Do you currently have a financial policy in your practice? Do you have a written agreement with patients regarding payment for your services? If you do, when is the last time you reviewed it? In today’s episode I discuss some of the key elements of my financial policy and explain some of the reasons I have one for my practice.
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The reason I recommend creating a financial policy or updating an existing one is the security it provides you. While it’s only a “back door” kind of security it beats not having anything at all! In order to help you know what to include in that policy and why to include it, I recorded episode 23 of the Business of Dentistry.
I cover multiple points in the show today, and will list several of them here. The first reason to have this policy in place is to help your patients. Very often patients don’t know insurance as well as you do, not even their own policies. Sometimes they don’t even know they have coverage or who is providing that coverage! So by having them sign an agreement ahead of time you make sure they find out what insurance is available for them.
We stipulate this in our office’s financial policy by explaining that the insurance coverage is between the patient and insurance, but ultimately the patient is responsible for their dental bill. We explain in our policy that they must pay whatever the insurance doesn’t pay, but that we will file with insurance as a courtesy for them.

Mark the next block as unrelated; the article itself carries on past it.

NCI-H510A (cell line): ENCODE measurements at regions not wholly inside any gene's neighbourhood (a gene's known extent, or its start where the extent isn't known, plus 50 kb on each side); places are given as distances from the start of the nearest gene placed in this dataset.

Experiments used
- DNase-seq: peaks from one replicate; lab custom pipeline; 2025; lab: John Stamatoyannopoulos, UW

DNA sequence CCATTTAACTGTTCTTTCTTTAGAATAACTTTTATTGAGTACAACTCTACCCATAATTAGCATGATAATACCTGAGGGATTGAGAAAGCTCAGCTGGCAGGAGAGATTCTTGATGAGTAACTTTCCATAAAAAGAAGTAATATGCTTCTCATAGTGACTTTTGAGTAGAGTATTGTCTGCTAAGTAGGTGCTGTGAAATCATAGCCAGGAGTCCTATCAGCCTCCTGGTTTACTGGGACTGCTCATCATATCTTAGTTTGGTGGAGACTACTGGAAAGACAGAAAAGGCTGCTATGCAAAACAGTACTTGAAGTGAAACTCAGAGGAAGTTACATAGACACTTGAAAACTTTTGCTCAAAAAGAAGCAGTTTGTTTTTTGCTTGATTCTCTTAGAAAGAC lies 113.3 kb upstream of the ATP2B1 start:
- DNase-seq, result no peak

By stating this outright the patient knows what they are agreeing to, and by signing the form they are giving their personal agreement to the policy.
The second reason I recommend a financial policy for all of your patients is so they agree to pay the full before they receive your services. They now know they are responsible for all the insurance company doesn’t cover, and they pay it before the work is done.
This is so much easier than trying to track down people after the fact! Even if the insurance company covers more than your original estimate it’s far easier to give someone credit with you, or to give them a refund. Trying to get people to pay up after you’ve done the work already is an uphill battle and I don’t recommend trying to fight it.
Another reason I suggest a financial policy be in place so people know you do or don’t offer office-based financing. Personally I no longer offer this service, I’ve done this in the past and I’ve been burned by it so I stopped doing it.
If you decide not to offer financing options yourself you can still help your patients afford your services by working with third party financiers like Care Credit. Or you can always try your local, small bank or credit union. By doing this you put the onus on the bank to take care of the payments – which is something they do every day! – and you are paid at the time of your services without hassle.
Also on today’s show I share why working with insurance companies is much like a form of financing and why you should put a financial policy in place even if your practice is in a small town. Listen in to hear all of that and more on episode 23 of Business of Dentistry.